India is undoubtedly rich in handicrafts and art. And the origin of Art in India lies in rural area.
Let’s visit and explore some of the famous handicraft villages in India who have preserved the traditional art & craft making. India should be proud of these villages.
The artists spend their entire life passing on the legacy to their generations and the art survives from centuries. Here are some must visit Popular Handicraft Villages of India.
One should always visit these villages to know the real essence and the colors behind the Art and handicrafts. We tend to just see these as a product at a shop or market. But this journey can reveal many stories and life of the art which has time traveled many years.
People of many villages in India had inherited the skills of art and craft from their ancestors and continue to produce various handicrafts, that have very good demand not only in Indian markets but in international markets also. Crafts village also act like a market as you can buy the artifact of your choice in rather cheap prices than in the general market.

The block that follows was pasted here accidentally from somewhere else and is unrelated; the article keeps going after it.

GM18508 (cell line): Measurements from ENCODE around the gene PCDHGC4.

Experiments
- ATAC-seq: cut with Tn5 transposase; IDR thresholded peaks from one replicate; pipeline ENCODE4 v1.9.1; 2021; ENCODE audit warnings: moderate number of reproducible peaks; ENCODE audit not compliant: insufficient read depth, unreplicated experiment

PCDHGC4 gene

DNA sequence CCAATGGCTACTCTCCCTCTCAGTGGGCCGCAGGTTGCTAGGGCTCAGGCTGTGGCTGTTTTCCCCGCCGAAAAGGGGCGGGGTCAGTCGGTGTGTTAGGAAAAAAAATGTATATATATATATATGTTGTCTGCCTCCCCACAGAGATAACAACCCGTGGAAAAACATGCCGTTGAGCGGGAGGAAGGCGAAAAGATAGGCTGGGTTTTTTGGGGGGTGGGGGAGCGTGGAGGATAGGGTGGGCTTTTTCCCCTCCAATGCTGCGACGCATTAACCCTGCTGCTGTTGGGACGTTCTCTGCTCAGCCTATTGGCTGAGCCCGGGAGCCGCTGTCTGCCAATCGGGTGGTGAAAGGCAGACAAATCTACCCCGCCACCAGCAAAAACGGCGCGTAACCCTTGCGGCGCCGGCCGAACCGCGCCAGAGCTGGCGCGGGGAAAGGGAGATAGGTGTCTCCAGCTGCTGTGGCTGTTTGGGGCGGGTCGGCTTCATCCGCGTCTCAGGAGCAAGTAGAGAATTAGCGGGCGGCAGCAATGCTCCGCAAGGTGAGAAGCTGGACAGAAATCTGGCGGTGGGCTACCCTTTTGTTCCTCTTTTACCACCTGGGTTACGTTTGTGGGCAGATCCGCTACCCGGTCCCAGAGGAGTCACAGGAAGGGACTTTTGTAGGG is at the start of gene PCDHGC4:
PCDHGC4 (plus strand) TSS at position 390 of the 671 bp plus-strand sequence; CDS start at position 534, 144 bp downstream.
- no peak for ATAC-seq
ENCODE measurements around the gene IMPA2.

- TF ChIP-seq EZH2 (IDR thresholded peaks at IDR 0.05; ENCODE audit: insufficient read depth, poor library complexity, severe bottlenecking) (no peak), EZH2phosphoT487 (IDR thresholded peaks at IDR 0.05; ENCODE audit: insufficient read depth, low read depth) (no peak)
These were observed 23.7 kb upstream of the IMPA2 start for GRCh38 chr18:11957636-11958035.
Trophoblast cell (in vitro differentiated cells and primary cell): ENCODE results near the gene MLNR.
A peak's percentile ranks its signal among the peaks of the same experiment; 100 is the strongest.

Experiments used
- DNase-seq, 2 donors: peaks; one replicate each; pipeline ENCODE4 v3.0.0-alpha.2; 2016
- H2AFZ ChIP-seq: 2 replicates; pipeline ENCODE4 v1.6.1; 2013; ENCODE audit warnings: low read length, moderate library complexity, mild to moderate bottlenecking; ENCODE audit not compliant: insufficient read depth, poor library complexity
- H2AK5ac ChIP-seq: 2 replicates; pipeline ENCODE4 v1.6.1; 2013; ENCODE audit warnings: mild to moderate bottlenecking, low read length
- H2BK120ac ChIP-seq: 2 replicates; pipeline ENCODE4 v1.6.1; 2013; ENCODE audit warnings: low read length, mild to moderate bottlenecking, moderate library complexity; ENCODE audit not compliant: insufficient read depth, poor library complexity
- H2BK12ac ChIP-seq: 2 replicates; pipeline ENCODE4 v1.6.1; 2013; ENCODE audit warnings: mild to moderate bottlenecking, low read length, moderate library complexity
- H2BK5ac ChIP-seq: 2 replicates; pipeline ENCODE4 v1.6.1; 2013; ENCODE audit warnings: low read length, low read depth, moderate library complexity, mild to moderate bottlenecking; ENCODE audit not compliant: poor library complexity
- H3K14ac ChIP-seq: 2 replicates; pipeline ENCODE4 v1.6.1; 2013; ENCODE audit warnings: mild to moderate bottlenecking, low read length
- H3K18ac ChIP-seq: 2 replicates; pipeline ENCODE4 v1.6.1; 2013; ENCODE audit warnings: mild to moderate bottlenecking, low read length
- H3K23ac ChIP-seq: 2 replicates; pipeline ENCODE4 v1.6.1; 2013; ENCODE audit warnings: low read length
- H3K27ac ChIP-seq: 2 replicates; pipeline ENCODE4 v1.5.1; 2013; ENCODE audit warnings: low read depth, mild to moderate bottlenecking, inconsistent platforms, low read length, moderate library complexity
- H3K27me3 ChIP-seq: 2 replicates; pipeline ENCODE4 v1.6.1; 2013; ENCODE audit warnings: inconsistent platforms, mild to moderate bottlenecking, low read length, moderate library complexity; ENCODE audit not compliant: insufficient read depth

It is such a wonderful thing that may NGOs have come forward and have bridged the distance of creating the products and earning a business for these village artisans.
Shilpgram Near Udaipur
Shilpgram is a art and craft place situated in Udaipur. The meaning of the term ‘Shilpgram’ is the ‘village of artisans.’ They host craft festival nearly every year to preserve the craft of the nearby places. The unique art and crafts festivals are hosted to showcase and motivate the talent of their traditional workers with pride.
It is a place where history, culture, and heritage are bound together to offer a ravishing image of glorious Indian past. Rajiv Gandhi inaugurated Shilpgram in the year 1989.
Though it is open on all days, but the best time to visit will be in the month of December , when the festival is celebrated for 10 days long. One can find many forms of art, craft, handicrafts, artworks. You will definitely feel rooted and proud to be part of that soil.
Raghurajpur Near Puri
Raghurajpur village is a famous handicraft village in Puri District of Odisha. The village consists of artists only. Every house of that village have artists and the artistis walls speaks all of that.
Many crafts such as, Pattachitra, Palm Leaf engraving, traditional mythological paintings, coconut shell paintings, wooden toys, wooden masks and pattachitra sarees are created by those skill full hands.